Afghanistan evacuation debacle

William T. Robinson, Jr.

The current withdrawal of Americans, Afghanistan allies, and friends from Afghanistan has created a whirlwind of dissension and finger pointing at those in leadership positions, primarily President Joe Biden. Our top military intelligence advisors are throwing the president under the bus, alleging he refused to adhere to their advice in effectively evacuating Americans and their allies from Afghanistan. They sight his lack of prudence in foreseeing the consequences of implementing  this troublesome withdrawal.

Let’s not spend unnecessary time arguing why the U.S. military is leaving Afghanistan when it is the consensus of most Americans. Their real question is ‘why were we there so long after the assassination of Osama bin Laden’? So leaving Afghanistan is not the issue, but the mishandling of the evacuation is—especially as it relates to bringing the bulk of the troops home before   completing the withdrawal operation.

It was our understanding retaliating against those responsible for 9/11 was our main reason for being in Afghanistan in the first place. But even after the assassination of Osama bin Laden, we were given several reasons for our military’s continuance in Afghanistan—mainly training the Afghanistan military to fight the Taliban and assuring the basic rights of the Afghans, especially women. These are commendable and laudable  reasons when all is said and done. But we find that many of the people we were trying to help and empower are not willing to fight for their own freedom. Many are quick to argue that it doesn’t make sense to sacrifice American lives for people who are not willing to fight for their own cause.

The media is concentrating on the trepidation of Americans and Afghans who fear for their lives trying to get out of the Taliban controlled country. Many blame the United States government who trained the Afghan military more than the Afghan military who gave the country to the Taliban without a fight. There is no argument that what is transpiring is a disheartening ugly picture and President Biden and his intelligence advisors must take responsibility in acknowledging that we made major mistakes in calculating the outcome. We can undoubtedly see that more troops should have remained stationed, mobilizing the country until all parties were evacuated safely—even if it meant extending the troops’ withdrawal time period.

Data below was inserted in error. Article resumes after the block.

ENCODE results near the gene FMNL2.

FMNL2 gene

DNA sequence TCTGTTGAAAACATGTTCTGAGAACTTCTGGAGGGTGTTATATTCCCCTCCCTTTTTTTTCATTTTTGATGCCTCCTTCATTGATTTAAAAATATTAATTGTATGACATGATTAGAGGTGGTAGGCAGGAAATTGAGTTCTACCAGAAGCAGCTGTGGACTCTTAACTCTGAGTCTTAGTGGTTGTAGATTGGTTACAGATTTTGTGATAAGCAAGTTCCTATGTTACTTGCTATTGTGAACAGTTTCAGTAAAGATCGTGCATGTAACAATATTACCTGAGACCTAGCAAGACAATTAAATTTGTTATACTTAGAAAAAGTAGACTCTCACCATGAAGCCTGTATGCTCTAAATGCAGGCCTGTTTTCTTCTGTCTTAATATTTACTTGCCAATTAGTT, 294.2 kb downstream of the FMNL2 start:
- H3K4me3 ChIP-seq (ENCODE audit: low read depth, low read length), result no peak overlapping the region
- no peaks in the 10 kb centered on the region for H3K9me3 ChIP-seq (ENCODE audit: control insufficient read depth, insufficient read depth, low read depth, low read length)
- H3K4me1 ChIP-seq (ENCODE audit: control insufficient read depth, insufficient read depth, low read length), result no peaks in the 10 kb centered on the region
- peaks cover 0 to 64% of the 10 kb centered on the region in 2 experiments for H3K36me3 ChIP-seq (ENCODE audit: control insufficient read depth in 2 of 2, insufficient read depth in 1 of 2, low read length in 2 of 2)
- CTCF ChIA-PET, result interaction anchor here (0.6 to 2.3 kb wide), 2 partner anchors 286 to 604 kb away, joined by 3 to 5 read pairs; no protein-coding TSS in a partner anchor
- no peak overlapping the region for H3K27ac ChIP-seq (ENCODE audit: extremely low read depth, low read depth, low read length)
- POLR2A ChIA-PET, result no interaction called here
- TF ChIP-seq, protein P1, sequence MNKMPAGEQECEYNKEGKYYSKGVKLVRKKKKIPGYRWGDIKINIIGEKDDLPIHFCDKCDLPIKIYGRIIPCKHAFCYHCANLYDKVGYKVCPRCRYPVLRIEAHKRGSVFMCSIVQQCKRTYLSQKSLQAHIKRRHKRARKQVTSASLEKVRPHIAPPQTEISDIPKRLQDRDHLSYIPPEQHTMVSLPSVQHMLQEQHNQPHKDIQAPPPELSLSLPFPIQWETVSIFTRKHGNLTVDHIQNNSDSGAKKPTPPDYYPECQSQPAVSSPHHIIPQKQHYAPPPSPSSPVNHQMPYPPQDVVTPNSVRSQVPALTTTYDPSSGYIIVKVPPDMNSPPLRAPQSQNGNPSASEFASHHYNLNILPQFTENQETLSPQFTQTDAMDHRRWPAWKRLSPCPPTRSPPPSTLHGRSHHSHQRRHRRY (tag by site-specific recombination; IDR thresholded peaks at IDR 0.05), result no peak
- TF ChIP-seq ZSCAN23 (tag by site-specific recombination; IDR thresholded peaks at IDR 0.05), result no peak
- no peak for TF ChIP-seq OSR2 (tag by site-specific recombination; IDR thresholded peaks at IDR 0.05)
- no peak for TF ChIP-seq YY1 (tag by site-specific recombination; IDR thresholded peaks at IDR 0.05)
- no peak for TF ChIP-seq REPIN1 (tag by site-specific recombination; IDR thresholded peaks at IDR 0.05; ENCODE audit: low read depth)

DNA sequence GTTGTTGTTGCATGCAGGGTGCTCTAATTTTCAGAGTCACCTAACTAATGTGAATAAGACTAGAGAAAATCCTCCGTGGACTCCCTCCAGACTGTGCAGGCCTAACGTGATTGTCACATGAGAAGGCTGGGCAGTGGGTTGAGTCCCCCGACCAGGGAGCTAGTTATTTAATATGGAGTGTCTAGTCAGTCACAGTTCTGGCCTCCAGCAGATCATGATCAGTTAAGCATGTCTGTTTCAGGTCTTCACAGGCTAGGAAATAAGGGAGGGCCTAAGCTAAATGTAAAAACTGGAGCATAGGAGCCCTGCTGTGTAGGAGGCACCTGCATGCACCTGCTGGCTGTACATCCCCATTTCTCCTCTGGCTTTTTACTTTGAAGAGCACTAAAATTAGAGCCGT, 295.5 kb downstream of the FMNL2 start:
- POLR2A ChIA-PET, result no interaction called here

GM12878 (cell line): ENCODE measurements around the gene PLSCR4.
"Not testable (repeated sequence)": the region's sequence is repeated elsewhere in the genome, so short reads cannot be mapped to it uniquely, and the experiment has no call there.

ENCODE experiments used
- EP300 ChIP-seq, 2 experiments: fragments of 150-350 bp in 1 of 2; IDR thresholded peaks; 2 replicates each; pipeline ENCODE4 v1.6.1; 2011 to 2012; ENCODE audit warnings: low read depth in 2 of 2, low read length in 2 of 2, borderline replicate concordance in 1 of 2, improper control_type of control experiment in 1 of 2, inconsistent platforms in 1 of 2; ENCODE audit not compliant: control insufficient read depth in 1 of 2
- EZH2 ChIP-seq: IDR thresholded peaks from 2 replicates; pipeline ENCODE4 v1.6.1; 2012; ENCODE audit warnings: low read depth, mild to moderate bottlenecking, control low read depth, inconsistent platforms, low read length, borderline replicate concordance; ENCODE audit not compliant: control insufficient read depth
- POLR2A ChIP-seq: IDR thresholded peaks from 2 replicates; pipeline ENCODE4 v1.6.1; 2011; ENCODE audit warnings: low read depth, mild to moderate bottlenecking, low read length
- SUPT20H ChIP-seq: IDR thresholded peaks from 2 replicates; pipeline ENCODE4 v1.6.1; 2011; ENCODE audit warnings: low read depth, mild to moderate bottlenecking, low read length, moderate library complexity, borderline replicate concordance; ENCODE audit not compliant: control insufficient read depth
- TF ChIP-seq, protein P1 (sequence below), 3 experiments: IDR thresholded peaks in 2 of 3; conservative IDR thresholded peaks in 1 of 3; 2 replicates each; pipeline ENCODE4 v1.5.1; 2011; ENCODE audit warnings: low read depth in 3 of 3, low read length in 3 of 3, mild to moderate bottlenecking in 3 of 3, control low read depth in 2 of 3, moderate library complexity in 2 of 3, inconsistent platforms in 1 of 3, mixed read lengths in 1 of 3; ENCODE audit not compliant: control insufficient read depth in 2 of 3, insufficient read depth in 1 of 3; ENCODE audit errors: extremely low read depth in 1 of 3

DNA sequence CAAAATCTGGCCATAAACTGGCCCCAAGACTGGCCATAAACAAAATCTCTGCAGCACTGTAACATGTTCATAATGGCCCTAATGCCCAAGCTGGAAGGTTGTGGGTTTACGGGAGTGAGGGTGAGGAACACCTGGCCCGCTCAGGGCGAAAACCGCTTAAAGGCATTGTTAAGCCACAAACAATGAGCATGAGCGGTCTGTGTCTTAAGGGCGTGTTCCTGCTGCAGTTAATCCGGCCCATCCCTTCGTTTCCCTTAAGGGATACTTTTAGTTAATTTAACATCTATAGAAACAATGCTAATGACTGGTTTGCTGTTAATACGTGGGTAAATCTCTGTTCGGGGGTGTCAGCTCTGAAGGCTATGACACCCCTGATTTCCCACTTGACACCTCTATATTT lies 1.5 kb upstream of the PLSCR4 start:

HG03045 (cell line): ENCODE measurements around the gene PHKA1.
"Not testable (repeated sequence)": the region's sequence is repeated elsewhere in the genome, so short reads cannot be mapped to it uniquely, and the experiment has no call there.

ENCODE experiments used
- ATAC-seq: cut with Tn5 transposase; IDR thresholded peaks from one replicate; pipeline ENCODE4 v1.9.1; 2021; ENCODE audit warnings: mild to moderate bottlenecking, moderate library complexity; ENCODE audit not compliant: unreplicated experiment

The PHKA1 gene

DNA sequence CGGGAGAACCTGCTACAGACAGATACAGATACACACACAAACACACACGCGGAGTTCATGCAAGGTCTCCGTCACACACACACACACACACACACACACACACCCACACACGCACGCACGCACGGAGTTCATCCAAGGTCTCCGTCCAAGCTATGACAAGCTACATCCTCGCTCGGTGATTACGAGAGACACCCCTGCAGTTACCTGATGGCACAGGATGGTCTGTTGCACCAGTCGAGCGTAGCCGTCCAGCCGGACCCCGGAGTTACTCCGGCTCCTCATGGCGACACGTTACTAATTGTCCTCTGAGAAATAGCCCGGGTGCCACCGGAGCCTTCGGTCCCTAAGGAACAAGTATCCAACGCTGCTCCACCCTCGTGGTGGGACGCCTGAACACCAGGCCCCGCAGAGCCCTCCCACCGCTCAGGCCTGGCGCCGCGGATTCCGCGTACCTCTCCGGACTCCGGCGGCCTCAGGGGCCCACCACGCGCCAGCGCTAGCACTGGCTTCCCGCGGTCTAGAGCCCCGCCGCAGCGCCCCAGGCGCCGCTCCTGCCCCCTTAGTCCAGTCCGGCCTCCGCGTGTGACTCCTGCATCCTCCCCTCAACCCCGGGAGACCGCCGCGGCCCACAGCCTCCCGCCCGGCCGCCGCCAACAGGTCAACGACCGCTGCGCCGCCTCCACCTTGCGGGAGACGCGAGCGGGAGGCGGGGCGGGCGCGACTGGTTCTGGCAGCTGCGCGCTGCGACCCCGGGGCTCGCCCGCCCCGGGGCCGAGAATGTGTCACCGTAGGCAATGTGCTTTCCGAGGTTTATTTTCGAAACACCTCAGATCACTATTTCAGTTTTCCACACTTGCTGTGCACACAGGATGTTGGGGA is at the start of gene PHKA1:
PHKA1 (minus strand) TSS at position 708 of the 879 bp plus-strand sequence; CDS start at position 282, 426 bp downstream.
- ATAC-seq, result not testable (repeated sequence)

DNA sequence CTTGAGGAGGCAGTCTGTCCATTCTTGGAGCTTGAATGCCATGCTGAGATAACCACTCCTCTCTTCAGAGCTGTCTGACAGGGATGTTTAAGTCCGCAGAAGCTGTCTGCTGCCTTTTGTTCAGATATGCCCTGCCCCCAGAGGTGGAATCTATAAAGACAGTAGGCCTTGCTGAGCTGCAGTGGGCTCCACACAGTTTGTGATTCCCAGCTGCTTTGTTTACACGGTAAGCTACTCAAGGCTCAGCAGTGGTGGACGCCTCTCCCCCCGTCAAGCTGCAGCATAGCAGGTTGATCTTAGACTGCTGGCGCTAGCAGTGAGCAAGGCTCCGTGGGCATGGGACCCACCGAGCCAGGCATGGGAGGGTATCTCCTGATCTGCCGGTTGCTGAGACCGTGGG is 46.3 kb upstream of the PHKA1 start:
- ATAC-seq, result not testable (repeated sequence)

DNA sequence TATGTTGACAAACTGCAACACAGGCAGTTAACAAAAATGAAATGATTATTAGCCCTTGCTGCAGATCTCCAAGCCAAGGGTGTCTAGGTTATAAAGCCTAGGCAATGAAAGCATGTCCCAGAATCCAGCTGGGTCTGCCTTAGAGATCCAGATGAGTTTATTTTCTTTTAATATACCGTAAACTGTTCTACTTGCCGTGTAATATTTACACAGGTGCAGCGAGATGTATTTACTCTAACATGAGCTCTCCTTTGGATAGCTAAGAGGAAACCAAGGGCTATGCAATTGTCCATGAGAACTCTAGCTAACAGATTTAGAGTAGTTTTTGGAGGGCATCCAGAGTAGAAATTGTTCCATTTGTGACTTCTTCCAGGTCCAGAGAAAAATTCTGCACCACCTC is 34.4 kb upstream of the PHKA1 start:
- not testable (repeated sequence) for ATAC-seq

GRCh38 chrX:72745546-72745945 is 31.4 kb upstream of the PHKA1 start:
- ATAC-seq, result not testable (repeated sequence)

Now if you are a demagogue or opponent of the current Democratic Administration, you may be having a field day in throwing rocks and trying to further divide this country for your own personal gain. But I would suggest that we used this explosive situation as a learning experience going forward. However, a major concern that we cannot ignore is the competency and reliability of our Central Intelligence Agency (CIA), especially as it relates to what is really happening here in this country and abroad.

We may also want to consider if this was a needed war or just a smokescreen to make money for those manufacturing and selling military war artilleries such as tanks, planes, guns, etc. We must also look at our humanitarian efforts worldwide, especially when we are falling short of adhering to these efforts here in this country. The truth of the matter is that we need more independent thinking citizens who are unpolluted by the biases of those trying to control our minds, convincing us that whatever they do is acceptable.

Many Americans ‘in the know’ believe that most wars are not fought for our national security but are devised and implemented as power moves or for monetary purposes to continue to fill the coffers of an esoteric few.  The Afghanistan War can teach the public to stop being pawns in a calculated chess game. Once we learn to understand the war game and the main orchestrators and true benefactors, the American public will be in a better position to make decisions determining their own outcome.

The Afghanistan debacle teaches us that those at the top don’t always get it right. But we should not be above acknowledging and learning from our mistakes.

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